Few music fans, whether they were alive at the time or not, would dispute that the late 60s were a magical time for LA music. Between The Byrds, Love, Beach Boys, Doors, and countless others, not to mention classic venues and recording studios, there was a staggering amount of great music made here.
And yet, despite all the acknowledged classics, there is also a surprising number of great records made here that for one reason or another were overlooked, underrated, and generally lost in the shuffle. Some still enjoy a considerable reputation with those ‘in the know.’ Farewell Aldebaran, by the then husband-and-wife duo of Judy Henske and Jerry Yester, might be the best example of a record whose greatness has never been properly appreciated. Omnivore Records, with their long-awaited (and well overdue) remaster, is doing their part to make things right, almost 50 years after its initial creation.
It’s not as if they were unknowns. Henske (dubbed ‘Queen of the Beatniks’ by producer Jack Nitzsche) enjoyed a solid reputation on the folk scene, as a performer on the 1963 movie Hootenanny Hoot, and with several albums that feature her hilarious between-song monologues, great full band arrangements (in the case of 1966’s ‘The Death-Defying Judy Henske,” by Nitzsche) and her powerful voice and wide range. Yester was a member of the Modern Folk Quartet and was briefly in both the Lovin’ Spoonful (with whom he still plays approximately 30 shows a year) and The Association (his brother Jim was a long-time member who is also in the current band), and was a successful producer, including on Tim Buckley’s two most popular albums, “Goodbye and Hello,” and “Happy Sad.” But their one album as a duo, out on Frank Zappa’s Straight label (Zappa was apparently an early supporter and generally encouraging presence) didn’t trouble the charts even slightly, though it generally received favorable reviews.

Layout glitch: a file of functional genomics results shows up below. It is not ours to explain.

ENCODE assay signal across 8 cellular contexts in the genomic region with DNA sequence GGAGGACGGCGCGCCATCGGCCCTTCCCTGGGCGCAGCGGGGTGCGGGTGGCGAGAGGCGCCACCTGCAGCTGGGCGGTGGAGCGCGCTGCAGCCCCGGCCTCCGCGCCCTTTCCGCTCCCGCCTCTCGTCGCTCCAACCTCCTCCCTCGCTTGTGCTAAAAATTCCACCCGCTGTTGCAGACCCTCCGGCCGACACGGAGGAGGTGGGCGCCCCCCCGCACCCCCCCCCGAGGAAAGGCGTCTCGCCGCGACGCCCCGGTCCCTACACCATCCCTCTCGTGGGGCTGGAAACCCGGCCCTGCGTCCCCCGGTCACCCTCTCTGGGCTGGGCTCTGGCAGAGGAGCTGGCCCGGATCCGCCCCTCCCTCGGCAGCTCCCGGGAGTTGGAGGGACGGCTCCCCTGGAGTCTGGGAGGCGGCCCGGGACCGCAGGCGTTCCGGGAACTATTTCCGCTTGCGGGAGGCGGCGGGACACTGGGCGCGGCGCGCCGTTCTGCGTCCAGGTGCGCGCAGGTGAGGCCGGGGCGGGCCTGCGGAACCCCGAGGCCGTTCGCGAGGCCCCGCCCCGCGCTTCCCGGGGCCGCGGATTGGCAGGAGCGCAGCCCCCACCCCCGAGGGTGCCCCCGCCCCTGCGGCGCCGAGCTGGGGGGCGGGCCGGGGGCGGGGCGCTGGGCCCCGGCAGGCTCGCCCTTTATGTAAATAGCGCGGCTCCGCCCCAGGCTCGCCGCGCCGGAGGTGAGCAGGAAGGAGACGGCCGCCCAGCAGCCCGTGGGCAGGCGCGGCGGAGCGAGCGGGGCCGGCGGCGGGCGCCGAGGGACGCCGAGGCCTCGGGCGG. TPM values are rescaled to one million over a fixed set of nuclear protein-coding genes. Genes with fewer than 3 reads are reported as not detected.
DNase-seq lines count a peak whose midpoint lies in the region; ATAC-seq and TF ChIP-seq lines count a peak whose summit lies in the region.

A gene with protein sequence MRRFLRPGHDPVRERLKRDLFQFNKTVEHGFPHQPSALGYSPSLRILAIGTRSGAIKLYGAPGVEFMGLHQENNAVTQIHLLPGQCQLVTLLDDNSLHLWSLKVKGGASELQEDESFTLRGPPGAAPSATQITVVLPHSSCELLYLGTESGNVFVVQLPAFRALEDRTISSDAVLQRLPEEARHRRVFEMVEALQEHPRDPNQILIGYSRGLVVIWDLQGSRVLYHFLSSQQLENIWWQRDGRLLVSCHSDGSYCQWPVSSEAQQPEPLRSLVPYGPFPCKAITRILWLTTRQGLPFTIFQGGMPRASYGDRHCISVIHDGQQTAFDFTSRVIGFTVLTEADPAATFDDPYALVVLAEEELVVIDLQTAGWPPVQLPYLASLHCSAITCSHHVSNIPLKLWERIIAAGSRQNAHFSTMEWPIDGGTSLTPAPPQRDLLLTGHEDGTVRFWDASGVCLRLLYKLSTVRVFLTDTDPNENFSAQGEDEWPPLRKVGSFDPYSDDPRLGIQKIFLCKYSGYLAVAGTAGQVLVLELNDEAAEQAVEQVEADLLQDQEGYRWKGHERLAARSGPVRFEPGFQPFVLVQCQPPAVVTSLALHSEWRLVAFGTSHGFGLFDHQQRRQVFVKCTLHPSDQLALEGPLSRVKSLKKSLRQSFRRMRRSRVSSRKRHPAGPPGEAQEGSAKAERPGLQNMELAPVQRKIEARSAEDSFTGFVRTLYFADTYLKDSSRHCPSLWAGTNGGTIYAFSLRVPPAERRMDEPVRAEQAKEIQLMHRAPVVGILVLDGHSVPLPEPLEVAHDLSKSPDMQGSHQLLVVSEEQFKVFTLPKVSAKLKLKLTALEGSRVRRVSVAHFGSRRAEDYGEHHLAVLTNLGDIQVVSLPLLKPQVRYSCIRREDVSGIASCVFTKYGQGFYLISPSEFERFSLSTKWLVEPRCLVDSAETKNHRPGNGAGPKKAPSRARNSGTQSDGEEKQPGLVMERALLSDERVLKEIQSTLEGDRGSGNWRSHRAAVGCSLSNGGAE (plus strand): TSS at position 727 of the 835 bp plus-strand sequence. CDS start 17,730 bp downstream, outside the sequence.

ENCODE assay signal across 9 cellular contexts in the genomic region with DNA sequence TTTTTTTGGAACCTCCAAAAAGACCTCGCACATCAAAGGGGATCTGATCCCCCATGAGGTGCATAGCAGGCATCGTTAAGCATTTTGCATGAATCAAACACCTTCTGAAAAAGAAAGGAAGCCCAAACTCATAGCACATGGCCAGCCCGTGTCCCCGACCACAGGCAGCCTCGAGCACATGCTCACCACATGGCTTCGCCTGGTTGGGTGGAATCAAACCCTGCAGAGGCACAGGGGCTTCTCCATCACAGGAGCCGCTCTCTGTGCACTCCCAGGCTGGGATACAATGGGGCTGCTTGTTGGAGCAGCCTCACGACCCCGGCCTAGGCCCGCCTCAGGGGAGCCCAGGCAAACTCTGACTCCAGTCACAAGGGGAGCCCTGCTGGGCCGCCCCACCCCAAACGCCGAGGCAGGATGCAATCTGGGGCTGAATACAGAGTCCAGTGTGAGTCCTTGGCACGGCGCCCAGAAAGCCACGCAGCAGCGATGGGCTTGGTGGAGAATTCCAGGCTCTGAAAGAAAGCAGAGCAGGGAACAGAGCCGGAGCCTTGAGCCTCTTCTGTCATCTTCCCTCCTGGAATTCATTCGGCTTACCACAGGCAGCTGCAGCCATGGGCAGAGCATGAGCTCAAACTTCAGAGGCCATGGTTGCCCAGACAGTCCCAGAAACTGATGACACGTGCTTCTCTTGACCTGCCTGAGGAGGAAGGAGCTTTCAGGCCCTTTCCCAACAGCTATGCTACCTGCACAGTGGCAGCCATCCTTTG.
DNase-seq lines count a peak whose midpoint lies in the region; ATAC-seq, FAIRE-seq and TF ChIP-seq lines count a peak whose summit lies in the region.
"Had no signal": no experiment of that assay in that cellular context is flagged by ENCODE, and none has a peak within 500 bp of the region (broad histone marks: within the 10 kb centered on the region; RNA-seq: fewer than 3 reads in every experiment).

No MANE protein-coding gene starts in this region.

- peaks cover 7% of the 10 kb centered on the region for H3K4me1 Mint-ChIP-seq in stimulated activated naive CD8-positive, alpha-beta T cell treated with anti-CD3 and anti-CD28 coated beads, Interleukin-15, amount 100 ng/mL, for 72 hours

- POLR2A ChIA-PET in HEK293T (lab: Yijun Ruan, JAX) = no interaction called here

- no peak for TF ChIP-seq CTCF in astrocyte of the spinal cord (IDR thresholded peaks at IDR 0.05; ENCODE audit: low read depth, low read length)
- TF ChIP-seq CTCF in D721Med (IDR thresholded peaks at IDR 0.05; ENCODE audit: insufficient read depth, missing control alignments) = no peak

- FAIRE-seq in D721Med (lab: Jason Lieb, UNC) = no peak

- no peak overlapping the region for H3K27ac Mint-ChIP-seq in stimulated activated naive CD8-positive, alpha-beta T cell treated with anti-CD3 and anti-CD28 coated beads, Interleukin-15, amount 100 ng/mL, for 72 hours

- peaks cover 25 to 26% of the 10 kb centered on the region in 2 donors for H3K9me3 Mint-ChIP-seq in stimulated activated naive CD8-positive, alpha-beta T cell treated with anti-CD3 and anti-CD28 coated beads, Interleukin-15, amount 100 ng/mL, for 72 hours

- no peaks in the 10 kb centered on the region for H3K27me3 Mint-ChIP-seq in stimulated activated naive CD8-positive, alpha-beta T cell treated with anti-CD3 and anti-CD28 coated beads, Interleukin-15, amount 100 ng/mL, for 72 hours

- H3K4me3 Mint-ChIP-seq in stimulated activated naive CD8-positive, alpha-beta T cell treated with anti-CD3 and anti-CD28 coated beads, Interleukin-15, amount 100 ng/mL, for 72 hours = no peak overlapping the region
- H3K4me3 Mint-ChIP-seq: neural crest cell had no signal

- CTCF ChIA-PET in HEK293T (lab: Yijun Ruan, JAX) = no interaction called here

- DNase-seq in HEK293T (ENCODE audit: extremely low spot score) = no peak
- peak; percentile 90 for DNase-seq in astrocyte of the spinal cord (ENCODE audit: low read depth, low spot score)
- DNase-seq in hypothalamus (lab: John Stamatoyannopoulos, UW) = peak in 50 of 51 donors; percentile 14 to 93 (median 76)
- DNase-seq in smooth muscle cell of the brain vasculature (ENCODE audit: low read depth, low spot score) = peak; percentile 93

According to Yester, interviewed at his Arkansas home where he is still very busy recording and performing music, when he and Henske first started working on the ten songs that make up the record together, they knew they were on to something. It started “either with me bringing Judy a melody, or her presenting me with a lyric, sometimes nearly simultaneously, going back and forth from one room to another. We always felt from the beginning they were good. We had faith in them. We always hoped for critical success, but it was secondary.”
While the songs are at times dense musically, they are also rich, catchy, and wildly eclectic. It’s about as ‘all over the map’ as anything that came out during the period, which might contribute some to its greatness not translating to commercial success.
Yester may not be as acclaimed for his production and arranging as contemporaries like Brian Wilson or Curt Boettcher, but he shares their great ear, emotional directness expressed via musical complexity, and experimental nature. Yester remembers having, as a youngster “a guitar teacher who taught me theory instead of guitar. I’d always been interested in vocal arranging, and I studied orchestration on the buses and planes traveling with the MFQ, playing in colleges, and raiding the bookstores.” And on “Farewell Aldebaran,” the exotic arrangements find instrumentation and inspiration in unlikely places, from the marxophone that graces “Lullaby” to the heavy licks that co-producer Yanovksy brings to the album-opener, “Snowblind,” to electronic music pioneer Bernie Krause’s contribution to the title-track.
The album started a group of songs “with no overall theme, but with the end of recording them as an original song collection,” according to Yester. “Most of the time we would have a notion of how we wanted them to end up, but sometimes the studio would bring about surprises.”
Music fans of the day might have been a bit bewildered by a record with something close to a new sound on every track. The upside of that is it’s unencumbered by ingrained memories or period trappings – the image is the music. Here’s a track-by-track rundown:
Snowblind – The key track, the one released as a single, and yet probably the least representative of the album as a whole. For one thing, it’s a hard rocker – Yanovsky slashes and burns like he’s trying out for Black Sabbath – and Henske’s scorching vocals are edgy as well – the closest she ever got to Janis Joplin territory. It’s a great wild rocker, but it could give a first-time listener a mistaken impression of what’s to come.